A booklet produced by the Canadian Pacific Railway in 1906 titled "Proceedings of the Meeting of Western Lines Officials held at Field, B.C." contains a selection of articles and discussions about the railway's operation. This month's article from that booklet, "Relation of the Telegraph to the Railway", written by S.S. Jenkins, General Superintendent Telegraphs, Western Lines Canadian Pacific Railway, and containing additional comments by railway officials is reprinted here for your education with the addition of some appropriate images.
I am asked to read a paper on the "Relation of the Telegraph to the Operating Department", but as I understand that this convention has been called to discuss ways and means to improve the service generally, I feel at liberty to enlarge the theme to cover the relation of the Telegraph to the Railway, with special reference to the Operating Department.
In connection with the relation of the Telegraph to Operating Department, those of us who have even a slight knowledge of physiology know that the nerves constitute the great actuating power in the human body, and in like manner, the Telegraph may be said to constitute the great actuating and vital force in the operating of the Railway. When telegraph communication is interrupted, the movement of trains practically ceases, for while certain provision is made for such emergencies, results are insignificant. The vast expenditure on permanent way, rolling stock, etc., etc., would be, without telegraph service, commercially useless. One, if not the great essential, therefore, necessary to successful operation of the railway, is an efficient telegraph service.
The great essentials for successful telegraph service are adequate wire and instrument equipment efficiently maintained and properly utilized. To provide adequate wire and instrument equipment and to maintain the same efficiently, is the chief service performed by the Telegraph for the Operating Department, but in this connection, I would observe that the Telegraph Department is directly responsible and accountable for such service only to the extent of the control by the Telegraph Department of the agencies necessary to secure such service. The agencies beyond the Control of the Telegraph Department are to be found in the Operating Department itself and in the Maintenance of Way Department, and unless there is active, intelligent, co-operation on the part of these Departments, the telegraph service cannot be efficient. Particular agencies in the Operating Department, whose services are indispensable in securing efficient telegraph service, are the Train Dispatchers, Agents, and Operators. Interruptions occur from various causes, fire, flood, lightning, rock, snow, and landslides, wind and sleet storms, train accidents, and from interference by workmen along the line by derricks, steam shovels, pile drivers, bridge gangs, etc., etc. The first duty of the Circuit Managers (Wire Testers) when such interruptions occur, is to provide a wire for the Train Dispatcher. Usually at such times, the Train Dispatcher will bestir himself to give assistance but very often when he secures a wire, he is no longer interested. He fails to appreciate the fact that the wire he has, is liable to fail at any time because of interference where the trouble exists and is he is not at all disposed to allow the Circuit Manager to do any work thereon, in connection with location of trouble, or to have patches made at offices in order to secure other facilities. Circuit Managers do not use the train wire except when absolutely necessary, if only for the reason that if another wire is available, they prefer to use it in order not to interfere with Dispatcher nor to have this important work delayed through use of the wire by Dispatcher at the same time. Dispatchers, therefore, should lend every assistance when called upon by Circuit Managers.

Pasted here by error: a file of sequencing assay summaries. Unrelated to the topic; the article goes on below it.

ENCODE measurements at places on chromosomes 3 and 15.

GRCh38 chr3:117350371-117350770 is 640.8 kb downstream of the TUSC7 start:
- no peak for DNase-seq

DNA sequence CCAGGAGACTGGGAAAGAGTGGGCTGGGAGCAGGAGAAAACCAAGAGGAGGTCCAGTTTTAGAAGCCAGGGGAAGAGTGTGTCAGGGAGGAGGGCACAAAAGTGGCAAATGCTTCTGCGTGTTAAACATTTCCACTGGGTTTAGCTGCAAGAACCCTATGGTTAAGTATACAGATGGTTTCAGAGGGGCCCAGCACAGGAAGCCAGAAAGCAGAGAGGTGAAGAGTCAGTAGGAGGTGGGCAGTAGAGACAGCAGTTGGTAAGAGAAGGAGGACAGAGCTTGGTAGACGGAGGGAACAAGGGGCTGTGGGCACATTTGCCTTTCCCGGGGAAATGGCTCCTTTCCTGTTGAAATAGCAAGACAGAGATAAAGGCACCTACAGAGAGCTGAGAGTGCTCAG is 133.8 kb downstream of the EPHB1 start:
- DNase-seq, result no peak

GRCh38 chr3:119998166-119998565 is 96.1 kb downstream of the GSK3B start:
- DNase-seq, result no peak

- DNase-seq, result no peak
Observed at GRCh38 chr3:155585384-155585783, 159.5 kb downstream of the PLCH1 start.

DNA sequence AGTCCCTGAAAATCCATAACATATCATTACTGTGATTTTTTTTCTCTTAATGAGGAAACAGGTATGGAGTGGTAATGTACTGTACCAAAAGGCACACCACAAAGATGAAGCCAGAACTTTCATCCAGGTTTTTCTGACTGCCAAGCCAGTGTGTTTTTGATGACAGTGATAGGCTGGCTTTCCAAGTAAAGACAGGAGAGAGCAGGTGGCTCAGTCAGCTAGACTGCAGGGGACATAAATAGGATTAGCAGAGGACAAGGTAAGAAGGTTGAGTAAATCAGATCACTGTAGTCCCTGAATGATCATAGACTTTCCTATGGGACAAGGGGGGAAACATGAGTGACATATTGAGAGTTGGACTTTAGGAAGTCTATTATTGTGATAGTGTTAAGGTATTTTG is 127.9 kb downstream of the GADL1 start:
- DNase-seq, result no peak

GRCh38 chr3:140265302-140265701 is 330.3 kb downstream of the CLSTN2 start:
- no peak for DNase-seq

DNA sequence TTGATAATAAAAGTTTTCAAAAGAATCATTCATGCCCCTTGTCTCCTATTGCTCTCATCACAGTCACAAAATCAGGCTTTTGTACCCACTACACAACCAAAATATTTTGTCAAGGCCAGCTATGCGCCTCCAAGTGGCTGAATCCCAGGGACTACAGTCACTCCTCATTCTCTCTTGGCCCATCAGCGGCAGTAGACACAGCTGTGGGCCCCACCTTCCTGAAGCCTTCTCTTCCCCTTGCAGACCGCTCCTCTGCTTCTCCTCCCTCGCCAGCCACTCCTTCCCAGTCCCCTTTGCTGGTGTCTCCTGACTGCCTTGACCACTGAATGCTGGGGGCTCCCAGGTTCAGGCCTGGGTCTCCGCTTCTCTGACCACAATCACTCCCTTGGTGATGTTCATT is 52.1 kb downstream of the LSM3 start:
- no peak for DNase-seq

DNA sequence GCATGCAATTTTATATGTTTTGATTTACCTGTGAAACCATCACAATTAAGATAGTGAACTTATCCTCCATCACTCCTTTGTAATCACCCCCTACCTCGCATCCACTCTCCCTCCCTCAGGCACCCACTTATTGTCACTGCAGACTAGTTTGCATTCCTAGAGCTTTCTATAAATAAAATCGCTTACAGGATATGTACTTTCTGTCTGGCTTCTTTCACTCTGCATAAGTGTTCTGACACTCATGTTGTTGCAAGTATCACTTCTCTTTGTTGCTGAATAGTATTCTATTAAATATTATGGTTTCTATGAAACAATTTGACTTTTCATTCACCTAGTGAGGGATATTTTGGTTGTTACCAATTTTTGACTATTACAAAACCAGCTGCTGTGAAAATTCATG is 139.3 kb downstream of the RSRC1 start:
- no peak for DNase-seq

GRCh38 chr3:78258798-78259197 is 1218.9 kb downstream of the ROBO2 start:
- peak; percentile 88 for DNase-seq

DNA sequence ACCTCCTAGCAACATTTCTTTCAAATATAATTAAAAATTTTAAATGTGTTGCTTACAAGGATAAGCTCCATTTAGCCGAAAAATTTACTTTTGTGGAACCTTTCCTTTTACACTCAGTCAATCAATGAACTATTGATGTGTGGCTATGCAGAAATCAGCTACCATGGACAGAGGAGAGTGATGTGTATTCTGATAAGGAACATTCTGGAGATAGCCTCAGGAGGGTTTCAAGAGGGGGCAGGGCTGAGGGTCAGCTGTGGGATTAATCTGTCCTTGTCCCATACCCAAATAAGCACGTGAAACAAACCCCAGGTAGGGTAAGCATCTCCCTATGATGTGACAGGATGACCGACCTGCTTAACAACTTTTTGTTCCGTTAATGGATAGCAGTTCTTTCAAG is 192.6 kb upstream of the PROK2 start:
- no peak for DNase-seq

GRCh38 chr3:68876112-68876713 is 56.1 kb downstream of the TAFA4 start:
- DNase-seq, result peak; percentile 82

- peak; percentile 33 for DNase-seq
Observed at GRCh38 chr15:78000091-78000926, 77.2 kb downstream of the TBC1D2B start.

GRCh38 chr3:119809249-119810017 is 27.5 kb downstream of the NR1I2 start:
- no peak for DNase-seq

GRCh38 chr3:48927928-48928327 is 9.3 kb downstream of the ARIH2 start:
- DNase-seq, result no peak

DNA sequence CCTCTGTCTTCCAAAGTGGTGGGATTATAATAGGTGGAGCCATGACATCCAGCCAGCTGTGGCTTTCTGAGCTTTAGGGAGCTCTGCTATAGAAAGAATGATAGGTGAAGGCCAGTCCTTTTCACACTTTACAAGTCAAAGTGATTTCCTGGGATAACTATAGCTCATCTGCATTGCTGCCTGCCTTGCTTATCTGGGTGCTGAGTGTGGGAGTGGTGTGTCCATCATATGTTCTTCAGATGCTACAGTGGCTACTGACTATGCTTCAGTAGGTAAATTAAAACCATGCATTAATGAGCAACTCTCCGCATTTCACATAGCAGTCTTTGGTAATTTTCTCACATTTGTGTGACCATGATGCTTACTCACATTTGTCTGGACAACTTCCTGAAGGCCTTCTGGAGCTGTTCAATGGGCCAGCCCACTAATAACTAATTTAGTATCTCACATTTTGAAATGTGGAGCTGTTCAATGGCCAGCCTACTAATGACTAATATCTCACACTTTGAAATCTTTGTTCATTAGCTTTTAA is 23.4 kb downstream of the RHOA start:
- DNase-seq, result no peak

In cases where there may be trouble at more than one point covered by a lineman's beat during severe weather, and when night is likely to overtake the lineman before he can cover the ground, dispatchers should give orders to trains when at all possible to stop for linemen to make temporary repairs, which usually will occupy a few minutes and be the means of restoring communication quickly. It has frequently happened that because of failure to get this done, trouble has remained in all night. Again, in cases of severe trouble and when no trains may run for hours, a light engine is required and Train Dispatchers should be authorized to act promptly on request of the Circuit Managers to furnish same. In such case, the Telegraph Department would become responsible for any unnecessary use of light engines. That such assistance can be rendered, has been amply shown at various times.
Most of us have our limitations. There are Dispatchers and Dispatchers. I have known a Dispatcher working one of the heaviest train sections, who could find the means, apparently with no delay to train movement, to render such assistance in the recovery of wires. Another Dispatcher working a different trick on the same train section will curtly order the Circuit Manager off the wire if he endeavors to do business. In some instances Dispatchers have undertaken to help themselves to wires, to order ground wires on and patches made at offices, without notification to the Circuit Managers, thus putting in more trouble which the Circuit Manager has to clear up, in addition to the original trouble. The Telegraph Department is responsible in this connection and the Circuit Managers should control the circuits.